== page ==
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Halo 4: An excellent story, terribly told


Dang, but the holidays went by quickly. This year, or rather last year, I spent my vacation at home and took the time to catch up on some games that , for one reason or another, I just could find the time to play. So Red Dead Redemption finally got some time in the ole PS3, along with the Metal Gear Solid HD Collection and lots and lots of Tekken Tag Tournament 2. Cos my kids love it, my Wii also got dusted off and I managed to squeeze in some Wii Sports Resort and other assorted Wii related waggle-a-thons as well. The only really current game I played was Halo 4, at the badgering insistence of my brother, who desperately needed someone to discuss the plot with.

He was sorely disappointed, since my reaction was not nearly as enthusiastic as his, the plot of Halo having left me entirely confused. Now don’t get me wrong, it’s a fantastic game that’s well the dent it puts in your wallet. From a purely gameplay perspective Halo remains a forerunner - pardon the pun - in the genre. Gameplay is intense, visceral and very satisfying. But dear lord is the story ever a let down, a confusing mess of a narrative, arguably worse than the story of Uncharted 3.


Cortana through the versions

My reaction to Halo 4, as a narrative piece, is that it’s a great story told badly. [Possible Spoiler Ahead] The story of Halo 4 is basically to threads running in parallel to each other: 1) It’s the examination of the relationship between Cortana and Master Chief and 2) It’s another battle to save the earth/galaxy/universe/whatever from a big bad of some description. That first bit is actually handled pretty well. That the Chief and Cortana’s feelings for one another run deeper than just soldier and support AI has been hinted at in the previous, trilogy but the pair's current circumstance in Halo 4 really allowed for that plot element to be played up more.

Faced with the possible mortality of Cortana due to Rampancy, a condition known to afflict AI’s older than eight years, finally we have a situation where the stakes in the fight are little more personal for the Master Chief. It’s not just about saving the world for its own sake or because he’s a good soldier and that’s what he was built for, it’s about saving the woman he loves. It’s an unusual take on the Chief and leads to some plot points that sees the Chief acting contrary to how we would expect.  Plus, I also just liked the idea that the Chief is this human, who is incredibly machine-like, discovering his own humanity thanks to the potential loss of a machine. Irony indeed.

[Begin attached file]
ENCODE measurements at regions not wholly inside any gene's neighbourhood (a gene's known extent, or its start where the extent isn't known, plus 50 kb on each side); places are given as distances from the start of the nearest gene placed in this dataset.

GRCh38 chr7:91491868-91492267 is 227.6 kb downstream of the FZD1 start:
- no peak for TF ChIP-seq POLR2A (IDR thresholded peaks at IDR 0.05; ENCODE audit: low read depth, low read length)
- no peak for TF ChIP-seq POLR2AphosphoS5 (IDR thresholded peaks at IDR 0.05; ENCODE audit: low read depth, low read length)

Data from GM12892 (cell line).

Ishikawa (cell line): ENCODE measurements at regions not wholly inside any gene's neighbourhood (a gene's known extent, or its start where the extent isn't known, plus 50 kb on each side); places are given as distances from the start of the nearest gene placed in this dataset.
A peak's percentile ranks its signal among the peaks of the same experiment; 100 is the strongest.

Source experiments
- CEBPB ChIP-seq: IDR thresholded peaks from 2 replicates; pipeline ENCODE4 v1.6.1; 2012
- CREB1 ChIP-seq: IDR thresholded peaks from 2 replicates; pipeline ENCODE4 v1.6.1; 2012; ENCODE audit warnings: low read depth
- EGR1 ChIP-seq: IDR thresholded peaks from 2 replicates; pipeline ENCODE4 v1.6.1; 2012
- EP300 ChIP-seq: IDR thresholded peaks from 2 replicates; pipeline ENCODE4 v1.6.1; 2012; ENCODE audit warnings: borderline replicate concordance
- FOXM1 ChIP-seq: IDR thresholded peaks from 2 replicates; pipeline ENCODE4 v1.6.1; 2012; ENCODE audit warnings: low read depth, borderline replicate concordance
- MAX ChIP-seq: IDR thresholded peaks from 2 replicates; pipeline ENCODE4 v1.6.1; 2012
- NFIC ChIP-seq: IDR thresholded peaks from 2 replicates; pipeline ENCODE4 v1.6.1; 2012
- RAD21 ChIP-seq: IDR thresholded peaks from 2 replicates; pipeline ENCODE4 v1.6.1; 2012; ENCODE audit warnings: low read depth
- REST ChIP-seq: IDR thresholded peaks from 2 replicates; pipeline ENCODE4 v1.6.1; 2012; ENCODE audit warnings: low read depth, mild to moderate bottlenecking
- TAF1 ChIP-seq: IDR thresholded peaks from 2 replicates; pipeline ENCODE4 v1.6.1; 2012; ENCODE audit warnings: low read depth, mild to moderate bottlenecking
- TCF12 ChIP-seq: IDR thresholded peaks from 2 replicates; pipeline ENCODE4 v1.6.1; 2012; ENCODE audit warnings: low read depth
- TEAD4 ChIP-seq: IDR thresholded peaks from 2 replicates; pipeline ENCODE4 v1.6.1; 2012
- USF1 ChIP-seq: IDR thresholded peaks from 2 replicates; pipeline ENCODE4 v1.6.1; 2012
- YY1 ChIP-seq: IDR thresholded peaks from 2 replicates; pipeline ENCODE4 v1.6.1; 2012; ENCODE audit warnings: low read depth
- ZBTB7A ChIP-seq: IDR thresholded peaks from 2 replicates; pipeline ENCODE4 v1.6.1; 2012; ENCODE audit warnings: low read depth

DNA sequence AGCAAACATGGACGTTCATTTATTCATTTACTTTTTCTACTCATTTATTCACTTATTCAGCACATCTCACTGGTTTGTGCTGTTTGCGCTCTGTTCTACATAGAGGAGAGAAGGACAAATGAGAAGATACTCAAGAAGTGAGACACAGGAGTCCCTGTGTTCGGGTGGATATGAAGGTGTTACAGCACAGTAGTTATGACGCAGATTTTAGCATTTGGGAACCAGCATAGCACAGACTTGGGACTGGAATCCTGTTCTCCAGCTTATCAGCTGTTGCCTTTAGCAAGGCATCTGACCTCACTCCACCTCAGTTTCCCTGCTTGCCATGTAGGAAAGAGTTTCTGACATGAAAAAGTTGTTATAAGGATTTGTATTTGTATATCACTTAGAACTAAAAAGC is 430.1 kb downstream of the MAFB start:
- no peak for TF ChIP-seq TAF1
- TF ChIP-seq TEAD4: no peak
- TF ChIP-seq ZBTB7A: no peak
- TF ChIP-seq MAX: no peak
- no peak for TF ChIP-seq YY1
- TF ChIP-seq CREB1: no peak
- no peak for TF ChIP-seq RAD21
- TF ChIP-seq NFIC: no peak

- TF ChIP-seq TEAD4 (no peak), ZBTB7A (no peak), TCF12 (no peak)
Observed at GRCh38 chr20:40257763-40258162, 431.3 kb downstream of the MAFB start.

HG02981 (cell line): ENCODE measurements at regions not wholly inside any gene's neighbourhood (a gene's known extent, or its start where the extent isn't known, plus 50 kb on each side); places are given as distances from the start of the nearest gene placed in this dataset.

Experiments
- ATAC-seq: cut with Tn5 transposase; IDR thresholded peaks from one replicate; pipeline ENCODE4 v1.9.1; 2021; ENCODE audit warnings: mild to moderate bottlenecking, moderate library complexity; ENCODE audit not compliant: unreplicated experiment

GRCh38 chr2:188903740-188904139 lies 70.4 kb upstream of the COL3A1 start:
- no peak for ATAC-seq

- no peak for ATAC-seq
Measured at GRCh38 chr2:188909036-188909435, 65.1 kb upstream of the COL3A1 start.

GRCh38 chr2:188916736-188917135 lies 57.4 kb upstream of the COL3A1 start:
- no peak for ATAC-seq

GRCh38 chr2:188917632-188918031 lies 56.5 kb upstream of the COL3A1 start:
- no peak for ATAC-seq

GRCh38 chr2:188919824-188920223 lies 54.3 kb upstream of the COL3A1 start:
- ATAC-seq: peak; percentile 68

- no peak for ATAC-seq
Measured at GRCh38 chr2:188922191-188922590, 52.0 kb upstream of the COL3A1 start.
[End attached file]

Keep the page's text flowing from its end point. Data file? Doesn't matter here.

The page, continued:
That element of the games plot is laid out pretty well, thanks to good dialogue and brilliant voice acting. Great stuff. But it totally gets ruined thanks to how bad element two is executed.


Who is the Didact?

There are a number of issues at play here, that all come together to make the player go: “I don’t understand what’s happening.” One of the contributors to the confused state of the player is that the game’s writers assume the players know certain elements of the game’s lore, that they couldn’t reasonably be expected to know. There is a wealth of books, comic books and animated productions that delve into the expanded back story of the Halo universe, that deals with the origins of the Covenant and who built the Halos and why and the story of Halo 4 assumes that all the players are familiar with this back story. They’re not, so writing your story with this expectation is unfair, because it means that a large part of your audience isn’t going to know what is happening. For example, the primary villain in the game is a being called the Didact. Who is the Didact? I don’t know. And that's not a problem, in and of itself, shrouding a villain in a bit mystery can be a useful thing, but then you can’t have you characters behaving as if they know who he is and what his about. There are a number of instances in the game, where things are introduced and the characters carry on as if they know exactly what’s going on, but at no point in the game are the events actually explained.Why? Because if you read such-and-such a novel about Halo you‘d know what was happening. Any story that expects its audience to consult outside sources for it to make sense is simply badly written.

The other issue, with the game are instances of just outright bad story telling. Without getting into specifics, at the very end of the game, Master Chief detonates a handheld nuclear device that he is holding in his hands... no reasonable explanation if offered for how he survives this. None. He just does via the power of the plots. There are other instances of this, but that one is the most glaringly obvious.

There is a good story in the game of Halo 4, it’s just that you have to look outside Halo 4 to find it and you have to overlook a lot that happens in the game itself to accept.

As I said, it’s a good story, just badly told.

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